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Thyroid dysfunction in pregnancy

CTFP Volume 10 Issue 11


Thyroid hormone is essential during pregnancy for the baby to develop normally. Maintaining normal thyroid function in the mother during pregnancy is important for the pregnancy to have the best outcomes. Hypothyroidism that is inadequately treated in the mother during pregnancy can lead to premature delivery and other pregnancy complications. Hypothyroid women on thyroid hormone replacement often require adjustments in levothyroxine dosing during pregnancy, usually a higher dose. The best protocol for managing this dose change is unknown, including the magnitude and timing of the dose change. These authors performed a clinical trial to compare two protocols for adjusting thyroid hormone doses in hypothyroid women during pregnancy.


Sullivan SD et al. Randomized trial comparing two algorithms for levothyroxine dose adjustment in pregnant women with primary hypothyroidism. J. Clin Endocrinol. Metab. 2017. 102: 3499-3507.


These investigators conducted a study of hypothyroid pregnant women living in Washington DC. Pregnant women with hypothyroidism of many causes were enrolled in the study before 11 weeks of the pregnancy and assigned to one of two thyroid hormone adjustment protocols. In Group 1, women increased their thyroid hormone dose by taking two extra doses per week at first presentation during pregnancy, followed by adjustments every two weeks in the first two trimesters then every 4 weeks in the third trimester based on their TSH values. The first dose increase was not based on TSH values but subsequent dose changes did take into account the woman’s TSH. Women in Group 2 had their initial thyroid hormone dose change based on their TSH value at presentation and the dose either increased or decreased depending on the result. Dose changes were at the same intervals as Group 1, but instead of changing by dose (or pill number) per week, the dose was changed by micrograms of levothyroxine depending on the TSH.

The average time of study entry was 6.4 weeks of pregnancy for the 34 women that participated in the study. Most women (97%) were less than 10 weeks pregnant at the time of enrollment. The average TSH during the study was 1.5. More women in Group 1 had a suppressed TSH in the first trimester than women in Group 2. However, overall both groups of women had high rates of normal TSH values during their pregnancies (75% of pregnant hypothyroid women were to TSH goal in all 3 trimesters in Group 1 and 81% were to goal in Group 2, difference was not statistically significant). Both groups of women had an average of 3.5 thyroid hormone dose changes per pregnancy. Women with thyroid cancer and Graves’ disease required more thyroid hormone dose adjustments than women with Hashimoto’s disease or subclinical hypothyroidism.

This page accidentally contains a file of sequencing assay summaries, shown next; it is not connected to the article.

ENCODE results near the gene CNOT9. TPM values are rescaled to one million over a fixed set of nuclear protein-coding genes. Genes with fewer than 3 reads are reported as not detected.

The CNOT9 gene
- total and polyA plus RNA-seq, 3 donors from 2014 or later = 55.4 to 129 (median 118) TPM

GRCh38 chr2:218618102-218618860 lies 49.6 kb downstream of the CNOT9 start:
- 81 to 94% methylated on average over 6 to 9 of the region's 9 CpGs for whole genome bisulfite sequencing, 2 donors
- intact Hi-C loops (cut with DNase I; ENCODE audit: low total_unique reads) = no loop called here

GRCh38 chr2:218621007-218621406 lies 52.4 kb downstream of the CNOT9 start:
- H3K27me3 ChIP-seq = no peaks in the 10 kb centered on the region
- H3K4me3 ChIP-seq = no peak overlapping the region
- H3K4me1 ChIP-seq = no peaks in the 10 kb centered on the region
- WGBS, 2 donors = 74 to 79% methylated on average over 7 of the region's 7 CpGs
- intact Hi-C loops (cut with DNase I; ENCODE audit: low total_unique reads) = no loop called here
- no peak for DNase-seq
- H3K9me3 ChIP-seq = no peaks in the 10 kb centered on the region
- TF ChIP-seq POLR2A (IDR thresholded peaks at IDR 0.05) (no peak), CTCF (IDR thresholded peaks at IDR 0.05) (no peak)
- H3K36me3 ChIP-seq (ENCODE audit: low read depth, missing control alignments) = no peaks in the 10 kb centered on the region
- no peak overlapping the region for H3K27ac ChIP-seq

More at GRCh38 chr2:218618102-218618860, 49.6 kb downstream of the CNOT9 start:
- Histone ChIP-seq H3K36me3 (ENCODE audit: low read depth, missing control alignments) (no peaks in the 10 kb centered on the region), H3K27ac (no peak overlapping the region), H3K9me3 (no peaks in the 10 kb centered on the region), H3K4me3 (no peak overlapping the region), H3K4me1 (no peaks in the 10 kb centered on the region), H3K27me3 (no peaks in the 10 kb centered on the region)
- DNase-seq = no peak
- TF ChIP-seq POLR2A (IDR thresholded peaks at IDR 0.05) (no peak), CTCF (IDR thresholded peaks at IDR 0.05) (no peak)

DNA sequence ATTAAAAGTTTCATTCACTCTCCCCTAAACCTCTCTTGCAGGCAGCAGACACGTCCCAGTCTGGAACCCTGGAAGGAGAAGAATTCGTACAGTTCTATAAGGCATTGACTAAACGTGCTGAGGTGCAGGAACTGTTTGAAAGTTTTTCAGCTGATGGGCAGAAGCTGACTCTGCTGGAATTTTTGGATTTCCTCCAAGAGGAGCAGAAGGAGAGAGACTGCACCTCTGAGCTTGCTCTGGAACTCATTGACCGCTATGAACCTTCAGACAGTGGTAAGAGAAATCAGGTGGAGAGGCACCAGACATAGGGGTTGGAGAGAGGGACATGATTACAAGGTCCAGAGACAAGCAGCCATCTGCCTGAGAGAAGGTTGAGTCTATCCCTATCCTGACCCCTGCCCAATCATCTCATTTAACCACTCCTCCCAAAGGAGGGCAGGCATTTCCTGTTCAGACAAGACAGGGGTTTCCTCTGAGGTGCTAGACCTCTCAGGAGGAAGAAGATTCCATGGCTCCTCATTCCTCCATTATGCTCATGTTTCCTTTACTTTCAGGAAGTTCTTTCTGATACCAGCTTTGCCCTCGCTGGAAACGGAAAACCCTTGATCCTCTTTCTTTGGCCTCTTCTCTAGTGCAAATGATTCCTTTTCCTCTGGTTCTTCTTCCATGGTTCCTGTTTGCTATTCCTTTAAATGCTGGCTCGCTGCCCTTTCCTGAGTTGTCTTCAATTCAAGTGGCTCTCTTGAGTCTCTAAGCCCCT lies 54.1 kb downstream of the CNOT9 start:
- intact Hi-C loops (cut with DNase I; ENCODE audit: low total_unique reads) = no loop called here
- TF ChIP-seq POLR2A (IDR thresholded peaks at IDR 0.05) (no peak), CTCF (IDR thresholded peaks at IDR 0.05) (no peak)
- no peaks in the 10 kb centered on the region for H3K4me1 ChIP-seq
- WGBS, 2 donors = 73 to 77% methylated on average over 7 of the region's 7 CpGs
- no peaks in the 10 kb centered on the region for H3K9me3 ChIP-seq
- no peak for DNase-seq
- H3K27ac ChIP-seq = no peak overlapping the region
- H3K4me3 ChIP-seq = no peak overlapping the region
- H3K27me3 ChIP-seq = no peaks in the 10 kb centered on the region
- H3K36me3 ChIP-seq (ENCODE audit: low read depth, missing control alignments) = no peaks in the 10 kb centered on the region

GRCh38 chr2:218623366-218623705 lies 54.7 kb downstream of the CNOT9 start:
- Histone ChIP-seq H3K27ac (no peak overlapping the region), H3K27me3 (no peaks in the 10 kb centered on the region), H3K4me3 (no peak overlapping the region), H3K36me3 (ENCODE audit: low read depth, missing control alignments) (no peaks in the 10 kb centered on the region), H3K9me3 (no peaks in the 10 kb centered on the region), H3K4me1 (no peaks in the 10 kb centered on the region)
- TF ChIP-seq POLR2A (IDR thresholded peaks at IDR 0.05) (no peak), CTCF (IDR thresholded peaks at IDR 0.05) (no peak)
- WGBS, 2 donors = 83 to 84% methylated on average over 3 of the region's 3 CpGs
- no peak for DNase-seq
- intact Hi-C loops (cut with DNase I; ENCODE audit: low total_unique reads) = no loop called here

Many hypothyroid women on thyroid hormone replacement therapy require dose adjustments to maintain normal TSH levels during pregnancy. The majority of women in both study groups had TSH values in the desired range during pregnancy. Although more women who had a standard dose increase in early pregnancy (Group 1) by two doses per week had a suppressed TSH in the first trimester, both groups had similar overall success in keeping the TSH in the normal range for each trimester. This study underscores the concept that the overall goal is to maintain a normal TSH during pregnancy in hypothyroid women and that multiple protocols for thyroid hormone dose adjustment can be effective and the choice can be individualized for the woman and the health care provider taking care of her.

— Whitney W. Woodmansee MD

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Hypothyroidism: hypothyroidism/

Thyroid and Pregnancy: thyroid-disease-pregnancy/


Hypothyroidism: a condition where the thyroid gland is underactive and doesn’t produce enough thyroid hormone. Treatment requires taking thyroid hormone pills.

TSH: thyroid stimulating hormone — produced by the pituitary gland that regulates thyroid function; also the best screening test to determine if the thyroid is functioning normally.

Thyroid hormone therapy: patients with hypothyroidism are most often treated with Levothyroxine in order to return their thyroid hormone levels to normal. The goal is a TSH in the normal range and is the usual therapy.